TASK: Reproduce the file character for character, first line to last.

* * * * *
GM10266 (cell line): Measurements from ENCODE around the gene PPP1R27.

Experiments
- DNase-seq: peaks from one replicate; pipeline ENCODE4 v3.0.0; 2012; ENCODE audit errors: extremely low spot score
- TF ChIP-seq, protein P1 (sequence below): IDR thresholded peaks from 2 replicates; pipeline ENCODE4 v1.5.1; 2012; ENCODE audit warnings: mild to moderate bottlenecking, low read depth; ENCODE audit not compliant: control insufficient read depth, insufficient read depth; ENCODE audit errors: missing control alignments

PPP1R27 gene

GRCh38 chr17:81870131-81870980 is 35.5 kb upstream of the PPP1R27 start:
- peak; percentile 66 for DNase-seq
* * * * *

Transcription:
GM10266 (cell line): Measurements from ENCODE around the gene PPP1R27.

Experiments
- DNase-seq: peaks from one replicate; pipeline ENCODE4 v3.0.0; 2012; ENCODE audit errors: extremely low spot score
- TF ChIP-seq, protein P1 (sequence below): IDR thresholded peaks from 2 replicates; pipeline ENCODE4 v1.5.1; 2012; ENCODE audit warnings: mild to moderate bottlenecking, low read depth; ENCODE audit not compliant: control insufficient read depth, insufficient read depth; ENCODE audit errors: missing control alignments

PPP1R27 gene

GRCh38 chr17:81870131-81870980 is 35.5 kb upstream of the PPP1R27 start:
- peak; percentile 66 for DNase-seq